While playing with Humble Pie, Frampton also did session recording with other artists, including: Harry Nilsson, Jim Price, Jerry Lee Lewis, as well as George Harrison’s solo “All Things Must Pass”, in 1971, and John Entwistle’s “Whistle Rymes”, in 1972. During the Harrison session he was introduced to the ‘talk box’ that has become his trademark guitar sound.

In June 1978, Frampton was involved in a near fatal car accident in the Bahamas, suffering multiple broken bones, concussion and muscle damage. Dealing with the pain of the accident contributed to a brief problem with drug abuse.

Do You Feel Like We Do

“Do You Feel Like We Do” is a song by Peter Frampton originally appearing on the Frampton’s Camel album that he released in 1973. The song became one of the highlights of his live performances in the following years, and it became one of the three hit singles released from his Frampton Comes Alive! album, released in 1976. The live version was recorded at the State University of New York Plattsburgh’s Memorial Hall.  This live version is featured in Guitar Hero 5 and as downloadable content for Rock Band 3.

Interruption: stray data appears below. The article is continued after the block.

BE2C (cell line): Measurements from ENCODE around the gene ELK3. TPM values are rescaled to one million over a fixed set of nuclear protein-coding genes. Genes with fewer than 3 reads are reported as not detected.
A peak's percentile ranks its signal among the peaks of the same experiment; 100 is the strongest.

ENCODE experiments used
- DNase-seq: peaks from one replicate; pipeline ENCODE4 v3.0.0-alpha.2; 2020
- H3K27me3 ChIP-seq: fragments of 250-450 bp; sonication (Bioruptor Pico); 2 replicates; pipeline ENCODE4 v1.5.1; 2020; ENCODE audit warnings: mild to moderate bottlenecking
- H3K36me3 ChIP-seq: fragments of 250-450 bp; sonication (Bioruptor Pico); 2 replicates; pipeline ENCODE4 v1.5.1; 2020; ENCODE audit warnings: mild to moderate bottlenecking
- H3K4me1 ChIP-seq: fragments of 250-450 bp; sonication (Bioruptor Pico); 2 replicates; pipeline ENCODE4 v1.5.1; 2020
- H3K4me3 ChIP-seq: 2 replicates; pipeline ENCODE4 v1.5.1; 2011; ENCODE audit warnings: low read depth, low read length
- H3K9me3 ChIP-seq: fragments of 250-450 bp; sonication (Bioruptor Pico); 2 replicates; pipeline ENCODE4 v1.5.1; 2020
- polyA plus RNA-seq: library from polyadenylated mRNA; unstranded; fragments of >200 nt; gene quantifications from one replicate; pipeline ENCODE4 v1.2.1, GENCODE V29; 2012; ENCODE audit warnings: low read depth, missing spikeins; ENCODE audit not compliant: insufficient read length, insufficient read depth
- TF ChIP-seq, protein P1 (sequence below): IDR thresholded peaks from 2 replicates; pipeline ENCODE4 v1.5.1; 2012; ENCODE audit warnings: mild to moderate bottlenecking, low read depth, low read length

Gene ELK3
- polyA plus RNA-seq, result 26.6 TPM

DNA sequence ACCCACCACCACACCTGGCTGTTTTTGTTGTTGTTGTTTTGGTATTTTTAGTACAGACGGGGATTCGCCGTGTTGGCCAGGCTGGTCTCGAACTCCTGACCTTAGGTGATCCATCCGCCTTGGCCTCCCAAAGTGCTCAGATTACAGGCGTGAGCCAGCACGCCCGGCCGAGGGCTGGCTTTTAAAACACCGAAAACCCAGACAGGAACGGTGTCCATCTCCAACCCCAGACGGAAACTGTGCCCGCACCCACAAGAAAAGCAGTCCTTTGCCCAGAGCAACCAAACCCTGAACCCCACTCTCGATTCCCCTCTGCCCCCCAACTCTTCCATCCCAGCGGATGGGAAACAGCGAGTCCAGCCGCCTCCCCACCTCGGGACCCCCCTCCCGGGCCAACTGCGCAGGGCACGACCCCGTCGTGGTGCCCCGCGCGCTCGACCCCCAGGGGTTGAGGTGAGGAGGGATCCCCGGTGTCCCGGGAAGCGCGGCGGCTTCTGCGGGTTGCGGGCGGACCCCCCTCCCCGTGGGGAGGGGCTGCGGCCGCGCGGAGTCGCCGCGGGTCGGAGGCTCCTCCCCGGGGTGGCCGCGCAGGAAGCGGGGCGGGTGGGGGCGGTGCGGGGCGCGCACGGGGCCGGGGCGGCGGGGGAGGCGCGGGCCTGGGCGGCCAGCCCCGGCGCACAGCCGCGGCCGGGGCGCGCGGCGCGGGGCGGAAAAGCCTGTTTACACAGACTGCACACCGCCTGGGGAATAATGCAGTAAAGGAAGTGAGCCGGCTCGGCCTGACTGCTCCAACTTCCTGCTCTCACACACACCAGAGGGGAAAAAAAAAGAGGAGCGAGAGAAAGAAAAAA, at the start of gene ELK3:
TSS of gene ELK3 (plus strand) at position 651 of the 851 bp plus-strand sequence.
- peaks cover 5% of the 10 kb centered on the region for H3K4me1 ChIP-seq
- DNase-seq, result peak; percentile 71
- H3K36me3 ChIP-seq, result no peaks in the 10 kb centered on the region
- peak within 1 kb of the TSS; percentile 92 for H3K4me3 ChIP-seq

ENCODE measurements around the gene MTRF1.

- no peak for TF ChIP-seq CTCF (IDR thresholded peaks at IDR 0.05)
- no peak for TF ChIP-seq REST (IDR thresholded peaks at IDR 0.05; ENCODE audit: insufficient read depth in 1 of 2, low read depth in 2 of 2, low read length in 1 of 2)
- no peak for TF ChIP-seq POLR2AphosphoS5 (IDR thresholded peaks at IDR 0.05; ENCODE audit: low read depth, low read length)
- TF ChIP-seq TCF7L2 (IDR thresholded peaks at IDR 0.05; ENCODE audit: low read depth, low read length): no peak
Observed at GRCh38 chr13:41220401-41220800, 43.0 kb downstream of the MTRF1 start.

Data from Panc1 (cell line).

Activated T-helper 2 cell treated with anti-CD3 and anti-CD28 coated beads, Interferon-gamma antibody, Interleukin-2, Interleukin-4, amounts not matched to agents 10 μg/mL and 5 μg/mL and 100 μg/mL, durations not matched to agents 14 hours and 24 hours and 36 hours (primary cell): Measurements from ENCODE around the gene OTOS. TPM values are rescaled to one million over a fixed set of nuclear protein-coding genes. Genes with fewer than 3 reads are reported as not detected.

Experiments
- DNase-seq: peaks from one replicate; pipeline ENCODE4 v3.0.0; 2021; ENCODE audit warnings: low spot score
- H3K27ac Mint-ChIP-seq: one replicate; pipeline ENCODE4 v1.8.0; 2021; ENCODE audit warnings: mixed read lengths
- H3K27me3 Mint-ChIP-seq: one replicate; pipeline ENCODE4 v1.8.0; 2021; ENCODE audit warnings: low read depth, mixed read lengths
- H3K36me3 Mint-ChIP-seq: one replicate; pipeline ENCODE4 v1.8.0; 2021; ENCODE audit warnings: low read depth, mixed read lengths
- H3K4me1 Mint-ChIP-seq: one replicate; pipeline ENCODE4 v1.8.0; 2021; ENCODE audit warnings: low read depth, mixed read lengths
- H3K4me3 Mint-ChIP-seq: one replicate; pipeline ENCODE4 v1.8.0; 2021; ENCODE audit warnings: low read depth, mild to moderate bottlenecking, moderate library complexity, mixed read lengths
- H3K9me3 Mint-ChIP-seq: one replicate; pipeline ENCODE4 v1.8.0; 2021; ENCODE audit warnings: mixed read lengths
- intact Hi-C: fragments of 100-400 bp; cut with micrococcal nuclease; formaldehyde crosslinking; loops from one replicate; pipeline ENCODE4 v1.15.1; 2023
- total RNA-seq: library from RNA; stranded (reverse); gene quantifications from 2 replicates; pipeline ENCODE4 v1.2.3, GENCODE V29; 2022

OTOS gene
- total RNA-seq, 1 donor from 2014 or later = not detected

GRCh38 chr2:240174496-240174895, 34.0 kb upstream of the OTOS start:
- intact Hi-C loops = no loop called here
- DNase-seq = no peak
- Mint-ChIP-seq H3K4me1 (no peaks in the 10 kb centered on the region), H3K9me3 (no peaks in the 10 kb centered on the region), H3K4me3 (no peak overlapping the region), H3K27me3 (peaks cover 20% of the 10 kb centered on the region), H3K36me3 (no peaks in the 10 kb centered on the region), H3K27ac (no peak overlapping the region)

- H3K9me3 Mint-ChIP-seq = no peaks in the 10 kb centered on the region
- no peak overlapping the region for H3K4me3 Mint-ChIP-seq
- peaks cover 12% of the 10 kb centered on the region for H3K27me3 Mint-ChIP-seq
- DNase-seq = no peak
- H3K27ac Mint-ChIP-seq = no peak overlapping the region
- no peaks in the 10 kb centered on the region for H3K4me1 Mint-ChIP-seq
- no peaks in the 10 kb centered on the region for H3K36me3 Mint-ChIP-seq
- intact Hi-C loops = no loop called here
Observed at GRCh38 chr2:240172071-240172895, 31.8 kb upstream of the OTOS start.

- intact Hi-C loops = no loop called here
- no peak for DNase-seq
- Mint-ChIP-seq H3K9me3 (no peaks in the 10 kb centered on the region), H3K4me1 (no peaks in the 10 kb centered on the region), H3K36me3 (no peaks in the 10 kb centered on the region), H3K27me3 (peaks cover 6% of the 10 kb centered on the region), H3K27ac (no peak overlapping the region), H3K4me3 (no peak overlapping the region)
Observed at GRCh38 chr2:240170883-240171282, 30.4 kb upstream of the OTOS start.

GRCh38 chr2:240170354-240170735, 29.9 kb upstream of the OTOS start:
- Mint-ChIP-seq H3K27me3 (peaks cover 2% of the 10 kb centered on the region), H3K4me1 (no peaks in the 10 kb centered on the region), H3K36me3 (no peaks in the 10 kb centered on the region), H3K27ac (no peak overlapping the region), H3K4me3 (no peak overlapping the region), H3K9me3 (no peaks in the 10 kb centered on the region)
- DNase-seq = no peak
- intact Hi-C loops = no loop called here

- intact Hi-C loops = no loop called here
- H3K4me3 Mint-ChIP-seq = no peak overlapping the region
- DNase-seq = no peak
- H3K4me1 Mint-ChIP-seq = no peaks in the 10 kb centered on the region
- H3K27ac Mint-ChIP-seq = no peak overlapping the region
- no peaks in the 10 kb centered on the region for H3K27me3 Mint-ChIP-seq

The song was written and composed in the early 1970s with members of Frampton’s band, then called “Frampton’s Camel.” It was released on the 1973 Frampton’s Camel album. This version was relatively short, at least compared to the whopping duration of the live version (approximately 14 minutes), with the studio recording totaling 6 minutes and 44 seconds, and it was not released as a single.

After the lack of success of his “Camel,” Frampton performed under his own name and began touring the United States extensively for the next two years, supporting acts such as The J. Geils Band and ZZ Top, as well as performing his own shows at smaller venues. As a result, he developed a strong live following while his albums sold moderately and his singles failed to chart.